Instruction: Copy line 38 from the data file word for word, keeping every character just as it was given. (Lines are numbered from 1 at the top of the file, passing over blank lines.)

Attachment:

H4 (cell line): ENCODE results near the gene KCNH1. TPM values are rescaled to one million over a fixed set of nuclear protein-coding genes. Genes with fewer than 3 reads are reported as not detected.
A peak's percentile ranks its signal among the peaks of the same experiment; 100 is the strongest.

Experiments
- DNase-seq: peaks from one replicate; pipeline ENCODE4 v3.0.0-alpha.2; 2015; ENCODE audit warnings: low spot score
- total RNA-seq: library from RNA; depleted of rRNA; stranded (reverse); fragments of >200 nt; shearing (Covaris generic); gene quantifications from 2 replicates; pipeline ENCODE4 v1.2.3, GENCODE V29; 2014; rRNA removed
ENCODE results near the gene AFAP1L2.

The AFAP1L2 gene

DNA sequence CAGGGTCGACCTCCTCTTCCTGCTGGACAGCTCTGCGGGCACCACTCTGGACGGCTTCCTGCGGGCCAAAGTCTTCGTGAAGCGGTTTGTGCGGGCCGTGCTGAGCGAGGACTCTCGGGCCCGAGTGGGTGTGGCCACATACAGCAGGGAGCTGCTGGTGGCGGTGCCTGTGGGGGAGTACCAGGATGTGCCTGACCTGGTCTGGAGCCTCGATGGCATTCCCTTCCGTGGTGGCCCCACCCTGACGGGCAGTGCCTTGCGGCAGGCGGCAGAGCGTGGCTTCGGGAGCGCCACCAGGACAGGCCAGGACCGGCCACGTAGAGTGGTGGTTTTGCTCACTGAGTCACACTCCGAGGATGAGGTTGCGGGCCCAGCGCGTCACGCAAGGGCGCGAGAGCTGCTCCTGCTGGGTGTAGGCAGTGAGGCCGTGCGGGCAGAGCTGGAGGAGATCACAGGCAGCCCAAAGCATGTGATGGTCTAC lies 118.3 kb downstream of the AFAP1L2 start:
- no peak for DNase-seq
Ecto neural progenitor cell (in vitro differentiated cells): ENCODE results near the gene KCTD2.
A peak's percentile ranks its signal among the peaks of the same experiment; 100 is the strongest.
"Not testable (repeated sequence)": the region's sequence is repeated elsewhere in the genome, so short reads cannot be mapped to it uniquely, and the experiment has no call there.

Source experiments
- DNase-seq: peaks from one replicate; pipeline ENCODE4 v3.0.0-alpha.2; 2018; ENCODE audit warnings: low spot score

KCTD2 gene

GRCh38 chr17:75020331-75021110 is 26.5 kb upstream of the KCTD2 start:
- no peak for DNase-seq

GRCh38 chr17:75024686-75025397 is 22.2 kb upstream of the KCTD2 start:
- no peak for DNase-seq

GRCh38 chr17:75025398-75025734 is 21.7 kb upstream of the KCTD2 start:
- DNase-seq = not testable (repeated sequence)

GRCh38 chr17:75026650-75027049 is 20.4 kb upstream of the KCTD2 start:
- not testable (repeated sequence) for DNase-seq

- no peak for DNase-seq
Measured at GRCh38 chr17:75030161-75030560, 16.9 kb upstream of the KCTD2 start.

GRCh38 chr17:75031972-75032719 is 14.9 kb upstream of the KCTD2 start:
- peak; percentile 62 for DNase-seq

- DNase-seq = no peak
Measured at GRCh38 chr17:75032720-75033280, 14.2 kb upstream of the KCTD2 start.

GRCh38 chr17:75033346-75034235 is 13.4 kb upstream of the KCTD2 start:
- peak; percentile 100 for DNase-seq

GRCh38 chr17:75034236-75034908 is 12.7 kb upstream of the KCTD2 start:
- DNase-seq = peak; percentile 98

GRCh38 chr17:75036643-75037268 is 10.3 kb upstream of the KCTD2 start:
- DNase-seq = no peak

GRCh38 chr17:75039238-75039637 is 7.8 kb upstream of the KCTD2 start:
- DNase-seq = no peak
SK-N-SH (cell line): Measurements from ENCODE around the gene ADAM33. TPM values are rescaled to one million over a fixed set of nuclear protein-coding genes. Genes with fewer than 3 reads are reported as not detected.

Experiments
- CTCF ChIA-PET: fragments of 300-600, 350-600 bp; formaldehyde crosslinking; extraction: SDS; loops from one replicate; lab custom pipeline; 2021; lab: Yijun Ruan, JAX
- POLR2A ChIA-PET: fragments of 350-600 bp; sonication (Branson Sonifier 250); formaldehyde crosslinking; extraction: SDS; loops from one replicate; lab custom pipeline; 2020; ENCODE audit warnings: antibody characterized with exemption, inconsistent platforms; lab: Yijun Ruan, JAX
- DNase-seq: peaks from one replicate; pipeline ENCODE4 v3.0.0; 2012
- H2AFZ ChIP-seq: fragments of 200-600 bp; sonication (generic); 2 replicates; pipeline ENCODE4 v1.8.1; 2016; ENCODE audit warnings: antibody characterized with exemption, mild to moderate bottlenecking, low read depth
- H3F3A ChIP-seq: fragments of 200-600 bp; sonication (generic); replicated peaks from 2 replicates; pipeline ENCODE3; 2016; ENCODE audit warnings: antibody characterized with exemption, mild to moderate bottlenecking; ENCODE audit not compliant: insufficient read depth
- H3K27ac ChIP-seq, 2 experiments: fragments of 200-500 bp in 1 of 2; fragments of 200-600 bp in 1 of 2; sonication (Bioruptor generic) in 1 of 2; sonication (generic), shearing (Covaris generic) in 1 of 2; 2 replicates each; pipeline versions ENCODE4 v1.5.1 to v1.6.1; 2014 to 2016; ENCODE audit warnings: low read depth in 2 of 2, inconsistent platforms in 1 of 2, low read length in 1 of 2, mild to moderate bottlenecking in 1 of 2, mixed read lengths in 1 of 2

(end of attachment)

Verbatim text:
SK-N-SH (cell line): Measurements from ENCODE around the gene ADAM33. TPM values are rescaled to one million over a fixed set of nuclear protein-coding genes. Genes with fewer than 3 reads are reported as not detected.